We've all heard stories of people who fake injuries in order to collect lucrative insurance benefits, and how insurance companies catch them in the act by using videotape surveillance. But critics say sometimes insurance companies go too far, by videotaping people who are truly disabled and then using that video against them, no matter how harmless the video seems.
Jack "Rocky" Whitten -- who suffers pain and memory loss as a result of a broken neck -- says his disability insurance payments from The Hartford were terminated in part because the company caught him on video eating a taco chip.
Videotape of Whitten -- captured by a private investigator hired by Whitten's insurance company -- that shows him reading a magazine, getting into a car or dipping a chip into salsa might seem innocuous, but that video helped cost Whitten and his family dearly.
The married father and grandfather broke his neck, which he had previously injured, in a fall seven years ago. Doctors declared him permanently disabled, and said he would not be able to return to work.
Dr. Roger Cicala treats Whitten, and said his patient is disabled.
"I'm absolutely sure," Cicala said. "This man has tried everything he could to get back to work."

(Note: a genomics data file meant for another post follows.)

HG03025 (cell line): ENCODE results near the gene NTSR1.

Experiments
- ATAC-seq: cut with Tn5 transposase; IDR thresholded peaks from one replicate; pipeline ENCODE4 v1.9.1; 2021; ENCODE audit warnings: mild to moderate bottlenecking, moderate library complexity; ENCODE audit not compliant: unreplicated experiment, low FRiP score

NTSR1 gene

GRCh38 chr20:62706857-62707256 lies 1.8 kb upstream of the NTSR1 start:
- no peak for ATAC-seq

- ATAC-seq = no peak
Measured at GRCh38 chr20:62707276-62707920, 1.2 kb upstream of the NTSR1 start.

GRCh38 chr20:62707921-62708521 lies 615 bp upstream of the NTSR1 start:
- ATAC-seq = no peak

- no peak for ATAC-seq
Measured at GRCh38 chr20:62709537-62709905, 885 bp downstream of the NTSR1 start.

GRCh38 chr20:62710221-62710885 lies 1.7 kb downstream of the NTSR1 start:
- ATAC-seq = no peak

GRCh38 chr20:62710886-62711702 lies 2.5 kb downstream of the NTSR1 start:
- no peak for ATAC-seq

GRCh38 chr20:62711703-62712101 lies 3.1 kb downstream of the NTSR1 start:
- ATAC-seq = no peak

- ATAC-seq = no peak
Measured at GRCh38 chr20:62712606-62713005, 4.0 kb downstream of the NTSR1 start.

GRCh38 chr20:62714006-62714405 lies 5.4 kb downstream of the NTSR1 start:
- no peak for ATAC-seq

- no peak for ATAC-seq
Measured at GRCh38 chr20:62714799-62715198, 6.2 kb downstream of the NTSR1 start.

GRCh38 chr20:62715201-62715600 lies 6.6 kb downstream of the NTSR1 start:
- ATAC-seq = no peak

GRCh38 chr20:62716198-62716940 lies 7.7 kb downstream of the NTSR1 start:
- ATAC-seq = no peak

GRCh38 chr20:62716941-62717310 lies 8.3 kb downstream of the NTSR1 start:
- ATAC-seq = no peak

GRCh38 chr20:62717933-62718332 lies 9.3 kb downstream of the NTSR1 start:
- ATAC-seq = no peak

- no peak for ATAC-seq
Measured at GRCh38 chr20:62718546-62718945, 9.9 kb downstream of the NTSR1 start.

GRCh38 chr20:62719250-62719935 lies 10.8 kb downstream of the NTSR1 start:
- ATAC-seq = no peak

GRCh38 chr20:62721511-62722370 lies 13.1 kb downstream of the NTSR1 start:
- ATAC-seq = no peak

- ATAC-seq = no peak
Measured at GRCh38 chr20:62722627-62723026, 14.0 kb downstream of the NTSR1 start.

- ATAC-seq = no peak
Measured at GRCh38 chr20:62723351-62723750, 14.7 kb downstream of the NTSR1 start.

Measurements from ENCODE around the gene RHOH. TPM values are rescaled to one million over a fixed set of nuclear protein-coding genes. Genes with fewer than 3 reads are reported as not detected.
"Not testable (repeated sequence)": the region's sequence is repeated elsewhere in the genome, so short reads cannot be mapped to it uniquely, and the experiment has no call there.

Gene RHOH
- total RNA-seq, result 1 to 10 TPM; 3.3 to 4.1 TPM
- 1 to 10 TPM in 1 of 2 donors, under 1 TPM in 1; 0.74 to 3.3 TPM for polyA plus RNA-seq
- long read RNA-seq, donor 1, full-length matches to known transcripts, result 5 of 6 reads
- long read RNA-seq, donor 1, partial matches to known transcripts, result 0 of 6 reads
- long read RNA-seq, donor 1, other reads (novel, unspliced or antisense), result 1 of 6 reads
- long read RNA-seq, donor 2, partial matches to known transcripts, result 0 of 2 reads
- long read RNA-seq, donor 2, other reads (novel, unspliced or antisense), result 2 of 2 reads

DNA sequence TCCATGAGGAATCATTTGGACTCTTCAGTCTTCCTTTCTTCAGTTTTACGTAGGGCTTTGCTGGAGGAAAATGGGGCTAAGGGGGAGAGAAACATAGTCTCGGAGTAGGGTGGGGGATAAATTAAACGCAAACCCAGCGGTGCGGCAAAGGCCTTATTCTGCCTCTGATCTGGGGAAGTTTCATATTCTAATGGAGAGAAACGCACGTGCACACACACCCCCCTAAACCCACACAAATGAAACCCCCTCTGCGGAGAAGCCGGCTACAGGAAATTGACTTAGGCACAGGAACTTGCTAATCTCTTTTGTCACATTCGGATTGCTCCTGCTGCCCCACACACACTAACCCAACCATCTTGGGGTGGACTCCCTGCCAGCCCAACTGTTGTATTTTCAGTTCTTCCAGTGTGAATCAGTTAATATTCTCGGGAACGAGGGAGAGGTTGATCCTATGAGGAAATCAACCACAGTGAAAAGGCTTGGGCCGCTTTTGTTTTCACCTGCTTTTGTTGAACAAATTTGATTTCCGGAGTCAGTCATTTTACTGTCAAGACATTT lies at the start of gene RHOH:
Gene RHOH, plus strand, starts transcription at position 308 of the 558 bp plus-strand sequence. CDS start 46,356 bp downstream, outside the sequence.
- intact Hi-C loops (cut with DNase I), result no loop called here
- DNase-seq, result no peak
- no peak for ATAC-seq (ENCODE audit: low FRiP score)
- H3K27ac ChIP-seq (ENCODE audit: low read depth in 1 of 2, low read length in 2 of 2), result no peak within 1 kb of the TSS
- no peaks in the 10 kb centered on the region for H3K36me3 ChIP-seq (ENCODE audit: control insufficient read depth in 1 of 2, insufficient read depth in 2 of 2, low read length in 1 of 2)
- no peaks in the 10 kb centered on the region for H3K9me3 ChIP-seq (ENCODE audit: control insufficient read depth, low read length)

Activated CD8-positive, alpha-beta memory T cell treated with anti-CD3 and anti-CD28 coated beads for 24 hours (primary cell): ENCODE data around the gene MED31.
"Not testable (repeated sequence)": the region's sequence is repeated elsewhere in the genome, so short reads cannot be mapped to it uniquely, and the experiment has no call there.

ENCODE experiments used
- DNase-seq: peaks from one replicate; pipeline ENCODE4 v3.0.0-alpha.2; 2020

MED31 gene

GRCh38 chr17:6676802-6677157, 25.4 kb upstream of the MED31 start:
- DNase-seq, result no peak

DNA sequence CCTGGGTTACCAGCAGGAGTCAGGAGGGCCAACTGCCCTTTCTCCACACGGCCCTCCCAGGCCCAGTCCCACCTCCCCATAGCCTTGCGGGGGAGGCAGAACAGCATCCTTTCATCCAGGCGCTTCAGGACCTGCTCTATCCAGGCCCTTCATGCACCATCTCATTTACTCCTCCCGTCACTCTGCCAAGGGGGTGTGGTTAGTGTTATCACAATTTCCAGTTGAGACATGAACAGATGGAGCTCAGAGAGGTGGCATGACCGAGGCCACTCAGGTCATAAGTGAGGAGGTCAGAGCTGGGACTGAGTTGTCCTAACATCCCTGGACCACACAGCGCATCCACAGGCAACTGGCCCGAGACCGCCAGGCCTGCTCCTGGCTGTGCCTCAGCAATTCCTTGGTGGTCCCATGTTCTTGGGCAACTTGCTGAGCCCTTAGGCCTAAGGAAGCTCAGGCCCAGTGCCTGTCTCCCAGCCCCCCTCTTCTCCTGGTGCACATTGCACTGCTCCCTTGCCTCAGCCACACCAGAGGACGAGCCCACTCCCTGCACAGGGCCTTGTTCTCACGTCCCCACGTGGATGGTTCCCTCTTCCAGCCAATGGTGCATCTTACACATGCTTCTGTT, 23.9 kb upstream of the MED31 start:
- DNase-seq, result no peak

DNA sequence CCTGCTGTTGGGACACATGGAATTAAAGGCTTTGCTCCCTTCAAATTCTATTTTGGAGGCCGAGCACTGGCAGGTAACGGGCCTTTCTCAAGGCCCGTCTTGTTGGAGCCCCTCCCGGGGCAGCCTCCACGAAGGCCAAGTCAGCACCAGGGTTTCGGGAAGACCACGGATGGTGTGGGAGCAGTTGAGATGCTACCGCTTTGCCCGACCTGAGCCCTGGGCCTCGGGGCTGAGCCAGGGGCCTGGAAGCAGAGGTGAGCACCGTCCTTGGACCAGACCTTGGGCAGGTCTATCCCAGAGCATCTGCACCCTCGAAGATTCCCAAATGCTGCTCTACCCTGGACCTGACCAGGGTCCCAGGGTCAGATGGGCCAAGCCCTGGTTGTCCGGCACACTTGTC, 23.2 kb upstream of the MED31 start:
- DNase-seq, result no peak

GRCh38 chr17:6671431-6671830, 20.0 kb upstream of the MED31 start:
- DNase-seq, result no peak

Whitten said his vision is affected by all the medicine he takes.
"I have severe headaches," he added. "I have problems with short-term memory now."
Whitten, who'd had a well-paying job as manager of a Walmart, had planned for unforeseen hardships.
Ten years ago, he bought a disability insurance policy from The Hartford. The policy would pay him 60 percent of his salary if he ever became disabled.
After the accident, Whitten filed a claim and began receiving benefits in 2003.
But last year, a man from The Hartford came to visit Whitten and his wife Leigh at their home.
"He started asking Rocky questions concerning his limitations," Leigh Whitten recalled.
The couple was stunned when the representative showed them video that the private investigator had recorded.
The video showed "Rocky getting out of a van. Followed us into a bookstore. Rocky looking at a magazine. … He was eating chip and dip, like salsa and chips, at a local restaurant here in town," Leigh Whitten said.
Soon after that visit, the Whittens received a letter from the insurance company. It said the videotape showed Jack Whitten had "no difficulty dipping chips at a restaurant," and that he "could shop, reach, bend, enter and exit a vehicle."
A doctor hired by the insurance company -- who had never met Whitten -- said medical records and surveillance video showed he was "physically capable of performing full-time sedentary occupations," the letter added.
Even though three of Whitten's doctors and the Social Security Administration all had stated that Whitten was permanently disabled, the insurance company cut off his benefits.
"To me, that is just their way of getting out of paying us," Leigh Whitten said. "I mean, they found the least little thing that makes no sense. He has to eat. I mean, a chip means nothing."
Cut off from the payments, the family faced a financial crisis.
"I was worried if I was going to be able to take care of my kids and get them to college, and keep food on the table," said Whitten, who has two sons and a grandson.